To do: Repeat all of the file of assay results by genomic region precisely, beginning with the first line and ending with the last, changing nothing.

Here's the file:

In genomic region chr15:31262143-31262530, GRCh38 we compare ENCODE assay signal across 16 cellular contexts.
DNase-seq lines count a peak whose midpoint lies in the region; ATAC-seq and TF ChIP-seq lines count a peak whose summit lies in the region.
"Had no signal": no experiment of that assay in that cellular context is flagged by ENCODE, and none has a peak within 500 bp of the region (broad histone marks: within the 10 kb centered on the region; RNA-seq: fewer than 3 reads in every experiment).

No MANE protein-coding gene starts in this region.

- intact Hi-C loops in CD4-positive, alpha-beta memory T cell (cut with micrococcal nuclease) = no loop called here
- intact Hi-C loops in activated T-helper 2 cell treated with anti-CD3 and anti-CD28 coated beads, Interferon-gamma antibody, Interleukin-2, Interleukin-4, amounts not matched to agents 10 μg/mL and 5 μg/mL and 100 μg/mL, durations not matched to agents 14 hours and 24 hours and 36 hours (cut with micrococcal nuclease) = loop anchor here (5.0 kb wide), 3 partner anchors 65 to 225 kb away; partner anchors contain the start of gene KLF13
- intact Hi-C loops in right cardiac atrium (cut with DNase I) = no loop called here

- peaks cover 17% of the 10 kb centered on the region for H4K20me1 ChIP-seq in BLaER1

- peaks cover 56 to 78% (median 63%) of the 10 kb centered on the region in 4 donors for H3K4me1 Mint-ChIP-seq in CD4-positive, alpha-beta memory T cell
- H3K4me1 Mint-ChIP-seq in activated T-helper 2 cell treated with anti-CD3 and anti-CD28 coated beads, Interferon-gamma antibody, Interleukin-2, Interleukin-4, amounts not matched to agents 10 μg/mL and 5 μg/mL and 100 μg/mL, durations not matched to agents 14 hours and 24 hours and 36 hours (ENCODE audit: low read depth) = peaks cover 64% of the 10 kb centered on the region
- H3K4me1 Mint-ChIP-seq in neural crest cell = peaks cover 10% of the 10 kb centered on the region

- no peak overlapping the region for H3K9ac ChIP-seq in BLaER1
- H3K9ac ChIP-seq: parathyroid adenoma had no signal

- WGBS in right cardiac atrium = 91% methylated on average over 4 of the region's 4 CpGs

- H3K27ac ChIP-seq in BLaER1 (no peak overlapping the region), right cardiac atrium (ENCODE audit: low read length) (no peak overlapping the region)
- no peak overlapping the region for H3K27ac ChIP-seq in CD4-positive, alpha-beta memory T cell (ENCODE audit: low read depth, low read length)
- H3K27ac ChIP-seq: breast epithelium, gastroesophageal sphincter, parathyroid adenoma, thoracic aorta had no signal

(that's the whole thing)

In genomic region chr15:31262143-31262530, GRCh38 we compare ENCODE assay signal across 16 cellular contexts.
DNase-seq lines count a peak whose midpoint lies in the region; ATAC-seq and TF ChIP-seq lines count a peak whose summit lies in the region.
"Had no signal": no experiment of that assay in that cellular context is flagged by ENCODE, and none has a peak within 500 bp of the region (broad histone marks: within the 10 kb centered on the region; RNA-seq: fewer than 3 reads in every experiment).

No MANE protein-coding gene starts in this region.

- intact Hi-C loops in CD4-positive, alpha-beta memory T cell (cut with micrococcal nuclease) = no loop called here
- intact Hi-C loops in activated T-helper 2 cell treated with anti-CD3 and anti-CD28 coated beads, Interferon-gamma antibody, Interleukin-2, Interleukin-4, amounts not matched to agents 10 μg/mL and 5 μg/mL and 100 μg/mL, durations not matched to agents 14 hours and 24 hours and 36 hours (cut with micrococcal nuclease) = loop anchor here (5.0 kb wide), 3 partner anchors 65 to 225 kb away; partner anchors contain the start of gene KLF13
- intact Hi-C loops in right cardiac atrium (cut with DNase I) = no loop called here

- peaks cover 17% of the 10 kb centered on the region for H4K20me1 ChIP-seq in BLaER1

- peaks cover 56 to 78% (median 63%) of the 10 kb centered on the region in 4 donors for H3K4me1 Mint-ChIP-seq in CD4-positive, alpha-beta memory T cell
- H3K4me1 Mint-ChIP-seq in activated T-helper 2 cell treated with anti-CD3 and anti-CD28 coated beads, Interferon-gamma antibody, Interleukin-2, Interleukin-4, amounts not matched to agents 10 μg/mL and 5 μg/mL and 100 μg/mL, durations not matched to agents 14 hours and 24 hours and 36 hours (ENCODE audit: low read depth) = peaks cover 64% of the 10 kb centered on the region
- H3K4me1 Mint-ChIP-seq in neural crest cell = peaks cover 10% of the 10 kb centered on the region

- no peak overlapping the region for H3K9ac ChIP-seq in BLaER1
- H3K9ac ChIP-seq: parathyroid adenoma had no signal

- WGBS in right cardiac atrium = 91% methylated on average over 4 of the region's 4 CpGs

- H3K27ac ChIP-seq in BLaER1 (no peak overlapping the region), right cardiac atrium (ENCODE audit: low read length) (no peak overlapping the region)
- no peak overlapping the region for H3K27ac ChIP-seq in CD4-positive, alpha-beta memory T cell (ENCODE audit: low read depth, low read length)
- H3K27ac ChIP-seq: breast epithelium, gastroesophageal sphincter, parathyroid adenoma, thoracic aorta had no signal